Hunt picked up music after high school. It was viewed as nothing more than a hobby, a way of passing idle time while pursuing a professional football career. Roughly a decade later, his football career a distant memory, Hunt was a platinum-selling artist and one of the most popular acts in country music.
So, yeah, Sam Hunt — who plays RodeoHouston tonight — is unquestionably successful. But is he actually good?
To answer that question, we must first clarify one thing. Hunt, contrary to popular opinion, is not a “bro country” type. Whereas artists like Luke Bryan, Florida Georgia Line and Cole Swindell have found success with tracks about tailgates, tanlines and Dixie cups, Hunt’s class of country doesn’t really fit into that particular sphere, mostly because the jury is still out whether he's even a country singer at all.
In a way, Hunt is almost like a male Taylor Swift. Tall. Attractive. Charming. Talented. In short, the total package, a marketing machine come to life. But to classify Hunt as a country singer is like classifying Swift as one around the time she released her third record, Speak Now. Yeah, there are elements of country in there to be certain, but there are plenty of other genres at play too.
With regard to Hunt, his sample size isn’t nearly as expansive or celebrated as is Swift, widely regarded as not only one of world’s biggest pop stars, but also its most famous people. Whereas Swift has released numerous platinum-sellers, Hunt has released only one – 2014’s Montevallo. Of course, the man knows how to make an impact; six of the album's ten tracks eventually became hit singles, and a seventh, "Cop Car," was previously a hit for Aussie crooner Keith Urban (Hunt wrote the single).
But unlike the aforementioned Bryan, the unquestioned king of the country bros, Hunt’s brand of country is fairly diverse. While Bryan has made a living alternating between uptempo party tracks and catchy-as-all-hell love ballads, Hunt’s debut features traces of hip-hop, EDM and R&B. Hell, Montevallo features drum machines and turntables. Dude even followed up Montevallo with a mixtape, 2015's Between the Pines. Conway Twitty, Hunt is not.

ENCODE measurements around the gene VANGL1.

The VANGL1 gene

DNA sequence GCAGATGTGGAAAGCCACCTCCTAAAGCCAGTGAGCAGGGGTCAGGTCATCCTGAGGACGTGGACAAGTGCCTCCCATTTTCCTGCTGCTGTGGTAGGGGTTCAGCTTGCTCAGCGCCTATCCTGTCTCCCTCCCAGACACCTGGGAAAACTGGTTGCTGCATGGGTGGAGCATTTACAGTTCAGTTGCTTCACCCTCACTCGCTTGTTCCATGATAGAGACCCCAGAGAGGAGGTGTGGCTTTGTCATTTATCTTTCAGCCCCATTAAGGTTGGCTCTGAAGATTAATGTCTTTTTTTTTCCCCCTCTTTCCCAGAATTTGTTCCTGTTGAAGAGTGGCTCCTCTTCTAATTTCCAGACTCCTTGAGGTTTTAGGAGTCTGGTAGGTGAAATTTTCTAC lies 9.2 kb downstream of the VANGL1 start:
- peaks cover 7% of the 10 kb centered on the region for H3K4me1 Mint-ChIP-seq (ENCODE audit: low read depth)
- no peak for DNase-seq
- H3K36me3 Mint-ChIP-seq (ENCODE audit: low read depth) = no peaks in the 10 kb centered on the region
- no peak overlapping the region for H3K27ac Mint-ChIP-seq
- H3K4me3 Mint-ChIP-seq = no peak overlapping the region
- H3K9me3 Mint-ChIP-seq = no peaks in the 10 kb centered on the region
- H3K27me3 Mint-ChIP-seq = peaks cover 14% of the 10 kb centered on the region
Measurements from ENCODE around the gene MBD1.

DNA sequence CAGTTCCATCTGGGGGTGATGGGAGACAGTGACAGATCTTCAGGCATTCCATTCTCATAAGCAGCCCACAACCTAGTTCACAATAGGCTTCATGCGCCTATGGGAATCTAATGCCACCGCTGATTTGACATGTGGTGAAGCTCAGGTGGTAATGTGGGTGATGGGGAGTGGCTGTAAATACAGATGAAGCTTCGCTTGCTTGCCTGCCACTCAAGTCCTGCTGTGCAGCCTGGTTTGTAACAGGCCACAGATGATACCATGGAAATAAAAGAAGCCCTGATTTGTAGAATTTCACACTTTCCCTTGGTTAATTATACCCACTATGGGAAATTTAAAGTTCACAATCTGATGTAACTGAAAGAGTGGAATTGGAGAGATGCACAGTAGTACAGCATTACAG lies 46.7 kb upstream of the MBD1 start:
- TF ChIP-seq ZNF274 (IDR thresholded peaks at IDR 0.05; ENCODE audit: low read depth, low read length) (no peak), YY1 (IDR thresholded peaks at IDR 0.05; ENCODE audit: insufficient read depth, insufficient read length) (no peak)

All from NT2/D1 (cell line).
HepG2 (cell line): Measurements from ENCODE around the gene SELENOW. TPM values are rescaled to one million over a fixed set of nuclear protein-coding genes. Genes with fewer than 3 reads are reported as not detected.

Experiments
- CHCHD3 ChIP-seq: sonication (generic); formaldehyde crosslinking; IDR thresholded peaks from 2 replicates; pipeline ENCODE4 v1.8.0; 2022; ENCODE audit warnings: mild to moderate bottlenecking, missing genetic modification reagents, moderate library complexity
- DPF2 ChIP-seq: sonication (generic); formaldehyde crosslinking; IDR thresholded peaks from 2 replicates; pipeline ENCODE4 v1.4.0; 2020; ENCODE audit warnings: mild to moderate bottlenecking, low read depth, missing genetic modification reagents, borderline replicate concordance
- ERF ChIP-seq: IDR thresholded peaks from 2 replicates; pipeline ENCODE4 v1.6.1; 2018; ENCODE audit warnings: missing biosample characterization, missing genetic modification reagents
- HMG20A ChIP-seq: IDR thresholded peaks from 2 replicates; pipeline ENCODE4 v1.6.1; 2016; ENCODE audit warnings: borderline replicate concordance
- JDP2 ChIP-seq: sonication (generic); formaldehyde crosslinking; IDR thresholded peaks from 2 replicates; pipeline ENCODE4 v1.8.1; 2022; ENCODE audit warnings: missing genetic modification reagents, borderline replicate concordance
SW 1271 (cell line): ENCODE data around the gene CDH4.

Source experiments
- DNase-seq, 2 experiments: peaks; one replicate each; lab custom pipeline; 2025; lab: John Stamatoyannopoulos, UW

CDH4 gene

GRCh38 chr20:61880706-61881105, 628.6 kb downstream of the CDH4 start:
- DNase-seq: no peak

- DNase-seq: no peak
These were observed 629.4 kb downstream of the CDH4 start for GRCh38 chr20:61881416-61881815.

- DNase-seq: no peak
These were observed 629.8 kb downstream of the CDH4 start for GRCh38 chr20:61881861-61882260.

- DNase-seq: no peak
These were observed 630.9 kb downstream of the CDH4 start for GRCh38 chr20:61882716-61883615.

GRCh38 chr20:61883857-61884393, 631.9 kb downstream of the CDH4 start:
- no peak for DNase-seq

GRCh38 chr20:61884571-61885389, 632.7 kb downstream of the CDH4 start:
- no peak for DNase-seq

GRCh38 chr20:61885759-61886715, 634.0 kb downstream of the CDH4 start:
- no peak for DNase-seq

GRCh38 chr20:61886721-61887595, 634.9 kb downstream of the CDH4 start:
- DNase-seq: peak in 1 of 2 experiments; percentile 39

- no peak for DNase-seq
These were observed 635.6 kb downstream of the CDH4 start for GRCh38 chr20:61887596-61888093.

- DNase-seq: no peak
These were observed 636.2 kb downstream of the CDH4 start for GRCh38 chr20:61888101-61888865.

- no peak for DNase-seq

He doesn’t appear to be reining it in any time soon. One listen to Hunt’s latest single, “Body Like a Back Road,” from an upcoming album that has neither a title nor release date, sounds like a man doubling down on what made him famous in the first place.
This isn’t necessarily a bad thing. After all, one of the things that differentiates artists like Future and Drake from their peers – and certainly plays a role in their success – is their ability to weave a variety of sounds into one unique blend (take Future's latest albums — one hip-hop, one R&B — as an example). Hunt takes country, R&B, hip-hop and EDM, blends them together, and out pops another hit.
Personally, I’m fairly indifferent towards Hunt. I get his appeal, and certainly respect his talent, while acknowledging that his music isn’t really for me. But that’s the point: it's not made for me. Rather, Hunt caters to that coveted female 18-34 demographic, and does so better than anyone outside of maybe Drake and Justin Timberlake. If you don’t agree with this, check out the reaction from the RodeoHouston crowd tonight.
Point being, beauty (figuratively and literally) is in the eye of the beholder, and Hunt is beholden to a demo that loves him and his music wholeheartedly. Does that make his music good? Not necessarily. But he’s an artist with an audience, and in today’s country music scene — where decidedly non-country artists have taken over the album and singles charts — it makes him an artist worth watching.
Plus, the chorus to “Take Your Time” is just so damn addictive.
Sam Hunt performs at RodeoHouston tonight at NRG Stadium, One NRG Park. Rodeo starts at 6:45 p.m.